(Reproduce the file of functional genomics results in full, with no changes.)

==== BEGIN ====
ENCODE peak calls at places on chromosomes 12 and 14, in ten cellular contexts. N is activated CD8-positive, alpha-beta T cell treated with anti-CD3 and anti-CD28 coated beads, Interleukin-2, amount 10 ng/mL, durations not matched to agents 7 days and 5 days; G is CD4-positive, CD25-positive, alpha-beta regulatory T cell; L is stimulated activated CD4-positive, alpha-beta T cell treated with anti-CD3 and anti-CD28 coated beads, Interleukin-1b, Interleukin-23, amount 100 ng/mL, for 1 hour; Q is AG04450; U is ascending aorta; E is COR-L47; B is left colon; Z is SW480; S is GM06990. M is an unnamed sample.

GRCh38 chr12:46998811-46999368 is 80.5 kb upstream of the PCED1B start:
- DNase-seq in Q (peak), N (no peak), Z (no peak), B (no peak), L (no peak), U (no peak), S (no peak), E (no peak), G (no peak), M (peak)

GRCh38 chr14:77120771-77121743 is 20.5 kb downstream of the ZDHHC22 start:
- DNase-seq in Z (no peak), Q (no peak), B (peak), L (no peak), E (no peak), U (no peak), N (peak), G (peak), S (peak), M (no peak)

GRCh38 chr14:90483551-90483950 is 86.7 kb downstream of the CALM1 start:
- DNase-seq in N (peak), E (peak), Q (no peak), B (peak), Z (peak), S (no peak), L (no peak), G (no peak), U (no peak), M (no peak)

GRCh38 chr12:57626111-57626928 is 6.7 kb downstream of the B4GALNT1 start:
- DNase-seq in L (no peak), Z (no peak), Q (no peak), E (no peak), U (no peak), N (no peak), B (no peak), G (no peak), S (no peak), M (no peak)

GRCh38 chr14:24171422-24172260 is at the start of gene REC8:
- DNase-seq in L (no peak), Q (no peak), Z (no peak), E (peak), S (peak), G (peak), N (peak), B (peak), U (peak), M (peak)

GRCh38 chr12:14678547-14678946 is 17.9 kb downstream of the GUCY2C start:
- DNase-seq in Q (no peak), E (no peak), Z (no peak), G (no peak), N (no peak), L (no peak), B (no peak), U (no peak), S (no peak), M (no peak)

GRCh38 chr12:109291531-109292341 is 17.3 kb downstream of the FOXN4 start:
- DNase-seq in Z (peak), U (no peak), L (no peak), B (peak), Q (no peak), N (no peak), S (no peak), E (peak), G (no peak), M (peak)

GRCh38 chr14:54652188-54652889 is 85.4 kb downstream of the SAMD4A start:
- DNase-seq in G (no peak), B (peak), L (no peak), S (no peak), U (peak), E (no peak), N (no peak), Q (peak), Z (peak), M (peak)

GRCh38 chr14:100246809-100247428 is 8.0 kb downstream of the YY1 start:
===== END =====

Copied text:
ENCODE peak calls at places on chromosomes 12 and 14, in ten cellular contexts. N is activated CD8-positive, alpha-beta T cell treated with anti-CD3 and anti-CD28 coated beads, Interleukin-2, amount 10 ng/mL, durations not matched to agents 7 days and 5 days; G is CD4-positive, CD25-positive, alpha-beta regulatory T cell; L is stimulated activated CD4-positive, alpha-beta T cell treated with anti-CD3 and anti-CD28 coated beads, Interleukin-1b, Interleukin-23, amount 100 ng/mL, for 1 hour; Q is AG04450; U is ascending aorta; E is COR-L47; B is left colon; Z is SW480; S is GM06990. M is an unnamed sample.

GRCh38 chr12:46998811-46999368 is 80.5 kb upstream of the PCED1B start:
- DNase-seq in Q (peak), N (no peak), Z (no peak), B (no peak), L (no peak), U (no peak), S (no peak), E (no peak), G (no peak), M (peak)

GRCh38 chr14:77120771-77121743 is 20.5 kb downstream of the ZDHHC22 start:
- DNase-seq in Z (no peak), Q (no peak), B (peak), L (no peak), E (no peak), U (no peak), N (peak), G (peak), S (peak), M (no peak)

GRCh38 chr14:90483551-90483950 is 86.7 kb downstream of the CALM1 start:
- DNase-seq in N (peak), E (peak), Q (no peak), B (peak), Z (peak), S (no peak), L (no peak), G (no peak), U (no peak), M (no peak)

GRCh38 chr12:57626111-57626928 is 6.7 kb downstream of the B4GALNT1 start:
- DNase-seq in L (no peak), Z (no peak), Q (no peak), E (no peak), U (no peak), N (no peak), B (no peak), G (no peak), S (no peak), M (no peak)

GRCh38 chr14:24171422-24172260 is at the start of gene REC8:
- DNase-seq in L (no peak), Q (no peak), Z (no peak), E (peak), S (peak), G (peak), N (peak), B (peak), U (peak), M (peak)

GRCh38 chr12:14678547-14678946 is 17.9 kb downstream of the GUCY2C start:
- DNase-seq in Q (no peak), E (no peak), Z (no peak), G (no peak), N (no peak), L (no peak), B (no peak), U (no peak), S (no peak), M (no peak)

GRCh38 chr12:109291531-109292341 is 17.3 kb downstream of the FOXN4 start:
- DNase-seq in Z (peak), U (no peak), L (no peak), B (peak), Q (no peak), N (no peak), S (no peak), E (peak), G (no peak), M (peak)

GRCh38 chr14:54652188-54652889 is 85.4 kb downstream of the SAMD4A start:
- DNase-seq in G (no peak), B (peak), L (no peak), S (no peak), U (peak), E (no peak), N (no peak), Q (peak), Z (peak), M (peak)

GRCh38 chr14:100246809-100247428 is 8.0 kb downstream of the YY1 start: